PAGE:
Colombian President Juan Manuel Santos announced Friday that the historic peace deal ending almost half-century of conflict with FARC rebels will be formally signed on Sept. 26.
The Revolutionary Armed Forces of Colombia (FARC) — the country’s largest rebel group — and the government of Colombia had been engaged in a five-decade-long war that killed more than 220,000 and displaced millions, Reuters reported. The accord is the final result of about four years of extensive talks in Havana, Cuba with the ceasefire having begun Monday.
“Peace will be signed on September 26 in Cartagena,” Santos said, calling it “perhaps the most important announcement” of his life.
FARC leader Timoleon “Timochenko” Jimenez also corroborated the announcement by tweeting the date and location of the signing, calling it “the foundation for building #peace.”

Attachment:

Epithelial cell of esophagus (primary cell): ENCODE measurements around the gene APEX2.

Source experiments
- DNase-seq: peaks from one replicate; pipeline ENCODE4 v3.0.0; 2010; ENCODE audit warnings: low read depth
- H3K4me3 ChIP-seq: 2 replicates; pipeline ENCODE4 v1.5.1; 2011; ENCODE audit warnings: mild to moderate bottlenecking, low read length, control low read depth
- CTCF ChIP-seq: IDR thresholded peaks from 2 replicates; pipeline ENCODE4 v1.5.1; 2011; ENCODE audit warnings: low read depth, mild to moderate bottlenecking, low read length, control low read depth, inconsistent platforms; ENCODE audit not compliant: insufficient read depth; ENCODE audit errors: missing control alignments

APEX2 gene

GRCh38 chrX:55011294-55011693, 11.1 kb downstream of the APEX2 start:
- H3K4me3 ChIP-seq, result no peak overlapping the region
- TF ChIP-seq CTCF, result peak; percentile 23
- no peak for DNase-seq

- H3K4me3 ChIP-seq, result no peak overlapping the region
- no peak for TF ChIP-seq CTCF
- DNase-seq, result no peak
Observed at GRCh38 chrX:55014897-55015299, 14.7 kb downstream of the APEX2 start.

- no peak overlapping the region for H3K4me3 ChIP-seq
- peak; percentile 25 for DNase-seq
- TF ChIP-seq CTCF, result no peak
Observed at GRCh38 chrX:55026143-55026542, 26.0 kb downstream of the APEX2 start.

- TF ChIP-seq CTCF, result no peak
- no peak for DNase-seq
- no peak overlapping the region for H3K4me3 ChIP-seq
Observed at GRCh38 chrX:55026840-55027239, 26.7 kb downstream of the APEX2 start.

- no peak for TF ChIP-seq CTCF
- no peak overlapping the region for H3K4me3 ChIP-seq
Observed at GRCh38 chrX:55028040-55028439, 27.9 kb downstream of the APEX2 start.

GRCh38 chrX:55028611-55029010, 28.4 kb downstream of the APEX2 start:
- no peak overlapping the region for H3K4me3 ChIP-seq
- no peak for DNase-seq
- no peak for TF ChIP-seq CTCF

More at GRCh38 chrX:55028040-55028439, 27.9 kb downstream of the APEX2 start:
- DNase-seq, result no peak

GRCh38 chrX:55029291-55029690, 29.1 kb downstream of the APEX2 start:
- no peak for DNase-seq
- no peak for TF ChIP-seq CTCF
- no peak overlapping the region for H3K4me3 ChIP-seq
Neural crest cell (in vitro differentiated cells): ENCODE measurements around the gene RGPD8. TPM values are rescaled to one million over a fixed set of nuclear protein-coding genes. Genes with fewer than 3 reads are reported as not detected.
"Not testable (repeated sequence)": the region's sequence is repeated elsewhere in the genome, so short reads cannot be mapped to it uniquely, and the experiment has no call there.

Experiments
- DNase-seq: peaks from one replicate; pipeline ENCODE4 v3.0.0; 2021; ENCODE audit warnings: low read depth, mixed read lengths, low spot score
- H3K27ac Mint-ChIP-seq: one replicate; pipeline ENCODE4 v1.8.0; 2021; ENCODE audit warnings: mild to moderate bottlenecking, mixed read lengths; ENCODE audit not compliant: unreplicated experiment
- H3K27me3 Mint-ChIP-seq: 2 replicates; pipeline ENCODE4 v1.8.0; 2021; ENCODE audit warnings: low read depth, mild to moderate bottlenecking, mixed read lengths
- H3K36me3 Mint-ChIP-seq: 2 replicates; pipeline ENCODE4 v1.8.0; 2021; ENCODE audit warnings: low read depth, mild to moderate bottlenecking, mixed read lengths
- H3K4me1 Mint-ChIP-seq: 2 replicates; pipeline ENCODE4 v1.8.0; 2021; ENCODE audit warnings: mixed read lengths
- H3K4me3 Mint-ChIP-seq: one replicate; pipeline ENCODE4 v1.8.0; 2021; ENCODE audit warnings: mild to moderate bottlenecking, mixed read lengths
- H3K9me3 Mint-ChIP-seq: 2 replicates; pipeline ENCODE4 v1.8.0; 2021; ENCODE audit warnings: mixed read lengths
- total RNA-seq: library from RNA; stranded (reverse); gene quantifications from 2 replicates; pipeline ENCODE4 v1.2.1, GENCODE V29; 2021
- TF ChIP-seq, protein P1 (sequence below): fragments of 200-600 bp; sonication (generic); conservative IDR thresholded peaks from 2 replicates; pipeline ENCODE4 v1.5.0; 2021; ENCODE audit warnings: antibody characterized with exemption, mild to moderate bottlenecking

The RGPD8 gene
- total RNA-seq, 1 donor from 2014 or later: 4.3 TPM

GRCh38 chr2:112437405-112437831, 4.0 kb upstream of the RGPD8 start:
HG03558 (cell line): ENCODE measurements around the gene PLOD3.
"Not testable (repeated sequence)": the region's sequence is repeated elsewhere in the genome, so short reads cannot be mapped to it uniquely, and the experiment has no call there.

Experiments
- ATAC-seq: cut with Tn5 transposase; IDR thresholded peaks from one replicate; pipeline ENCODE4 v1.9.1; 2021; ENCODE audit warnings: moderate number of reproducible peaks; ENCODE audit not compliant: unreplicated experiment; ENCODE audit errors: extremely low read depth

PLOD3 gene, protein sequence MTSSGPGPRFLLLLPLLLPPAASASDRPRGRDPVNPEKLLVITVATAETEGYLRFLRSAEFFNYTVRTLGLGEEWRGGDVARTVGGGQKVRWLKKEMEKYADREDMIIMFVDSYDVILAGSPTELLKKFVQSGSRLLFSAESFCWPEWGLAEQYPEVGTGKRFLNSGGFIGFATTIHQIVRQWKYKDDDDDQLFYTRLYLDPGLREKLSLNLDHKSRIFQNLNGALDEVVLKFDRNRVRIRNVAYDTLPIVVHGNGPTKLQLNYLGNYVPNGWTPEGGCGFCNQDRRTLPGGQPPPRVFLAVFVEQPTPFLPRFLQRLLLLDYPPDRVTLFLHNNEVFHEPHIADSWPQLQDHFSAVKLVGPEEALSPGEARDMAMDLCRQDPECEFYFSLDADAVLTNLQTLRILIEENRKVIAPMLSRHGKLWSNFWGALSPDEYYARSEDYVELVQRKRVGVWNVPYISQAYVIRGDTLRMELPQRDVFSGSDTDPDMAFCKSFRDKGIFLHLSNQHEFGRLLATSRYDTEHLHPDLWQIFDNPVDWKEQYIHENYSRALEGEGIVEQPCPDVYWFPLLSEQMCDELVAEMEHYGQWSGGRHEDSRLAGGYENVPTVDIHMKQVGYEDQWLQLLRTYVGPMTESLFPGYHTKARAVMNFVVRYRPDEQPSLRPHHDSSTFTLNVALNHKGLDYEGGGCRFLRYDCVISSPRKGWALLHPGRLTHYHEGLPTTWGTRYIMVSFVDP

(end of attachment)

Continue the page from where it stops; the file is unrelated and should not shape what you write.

FARC will hold its tenth and final conference as an armed group from Sept. 17-23, where the leadership of the rebel group will brief rebel commanders on the contents of the accord in the conference postponed from the original dates of Sept. 13-19.
According to the provisions of the deal, once the formal signing is complete, the rebel will have 180 days to relaunch itself as a political party after demobilizing and disarming themselves under the watchful eye of the United Nations. Previously, there had been speculation of the deal being signed at the U.N. headquarters in New York.
In a referendum to be held on Oct. 2, the citizens of the country will vote on — “Do you support the final accord to end the conflict and build a stable and lasting peace?”
Agence France Presse reported that according to a new poll out Friday, 59.5 percent are expected to vote “yes” in support of the agreement, almost double of those in disagreement. To ratify the deal, 13 percent of the voters need to be for the accord.